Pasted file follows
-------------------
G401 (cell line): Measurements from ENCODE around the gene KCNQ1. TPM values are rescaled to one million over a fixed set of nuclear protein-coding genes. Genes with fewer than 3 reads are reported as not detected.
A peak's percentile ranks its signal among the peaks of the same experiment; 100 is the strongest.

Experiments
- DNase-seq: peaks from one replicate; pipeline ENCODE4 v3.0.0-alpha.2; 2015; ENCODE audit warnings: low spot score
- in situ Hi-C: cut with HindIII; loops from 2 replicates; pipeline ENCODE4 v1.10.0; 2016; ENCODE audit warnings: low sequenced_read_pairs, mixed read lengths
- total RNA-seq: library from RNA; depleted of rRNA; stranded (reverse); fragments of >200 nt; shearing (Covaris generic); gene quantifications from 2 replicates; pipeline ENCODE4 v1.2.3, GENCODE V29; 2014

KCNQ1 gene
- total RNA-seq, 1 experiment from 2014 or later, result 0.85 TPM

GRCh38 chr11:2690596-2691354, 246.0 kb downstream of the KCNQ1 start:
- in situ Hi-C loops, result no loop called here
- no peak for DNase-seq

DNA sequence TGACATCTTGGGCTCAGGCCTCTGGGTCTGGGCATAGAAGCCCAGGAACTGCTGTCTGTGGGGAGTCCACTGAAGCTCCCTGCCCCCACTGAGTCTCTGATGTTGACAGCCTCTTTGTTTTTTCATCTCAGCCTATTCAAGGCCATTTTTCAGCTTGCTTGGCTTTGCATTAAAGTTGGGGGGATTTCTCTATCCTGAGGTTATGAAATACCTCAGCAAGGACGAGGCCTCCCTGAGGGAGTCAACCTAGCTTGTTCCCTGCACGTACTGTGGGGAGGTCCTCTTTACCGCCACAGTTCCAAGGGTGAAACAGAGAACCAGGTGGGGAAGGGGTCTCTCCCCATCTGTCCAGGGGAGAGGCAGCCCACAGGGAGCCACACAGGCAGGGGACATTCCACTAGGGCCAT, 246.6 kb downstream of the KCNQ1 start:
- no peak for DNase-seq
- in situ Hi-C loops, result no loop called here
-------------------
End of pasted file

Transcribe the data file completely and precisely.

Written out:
G401 (cell line): Measurements from ENCODE around the gene KCNQ1. TPM values are rescaled to one million over a fixed set of nuclear protein-coding genes. Genes with fewer than 3 reads are reported as not detected.
A peak's percentile ranks its signal among the peaks of the same experiment; 100 is the strongest.

Experiments
- DNase-seq: peaks from one replicate; pipeline ENCODE4 v3.0.0-alpha.2; 2015; ENCODE audit warnings: low spot score
- in situ Hi-C: cut with HindIII; loops from 2 replicates; pipeline ENCODE4 v1.10.0; 2016; ENCODE audit warnings: low sequenced_read_pairs, mixed read lengths
- total RNA-seq: library from RNA; depleted of rRNA; stranded (reverse); fragments of >200 nt; shearing (Covaris generic); gene quantifications from 2 replicates; pipeline ENCODE4 v1.2.3, GENCODE V29; 2014

KCNQ1 gene
- total RNA-seq, 1 experiment from 2014 or later, result 0.85 TPM

GRCh38 chr11:2690596-2691354, 246.0 kb downstream of the KCNQ1 start:
- in situ Hi-C loops, result no loop called here
- no peak for DNase-seq

DNA sequence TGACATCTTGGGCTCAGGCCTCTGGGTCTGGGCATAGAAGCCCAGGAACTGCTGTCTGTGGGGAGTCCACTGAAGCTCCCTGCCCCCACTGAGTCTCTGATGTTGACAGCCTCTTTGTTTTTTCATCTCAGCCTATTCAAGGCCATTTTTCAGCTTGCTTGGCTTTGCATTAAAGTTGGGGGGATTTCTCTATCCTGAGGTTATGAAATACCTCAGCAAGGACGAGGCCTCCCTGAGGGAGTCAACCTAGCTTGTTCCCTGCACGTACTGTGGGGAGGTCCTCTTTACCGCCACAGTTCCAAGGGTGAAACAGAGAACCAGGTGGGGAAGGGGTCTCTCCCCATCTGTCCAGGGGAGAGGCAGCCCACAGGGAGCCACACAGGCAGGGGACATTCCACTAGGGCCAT, 246.6 kb downstream of the KCNQ1 start:
- no peak for DNase-seq
- in situ Hi-C loops, result no loop called here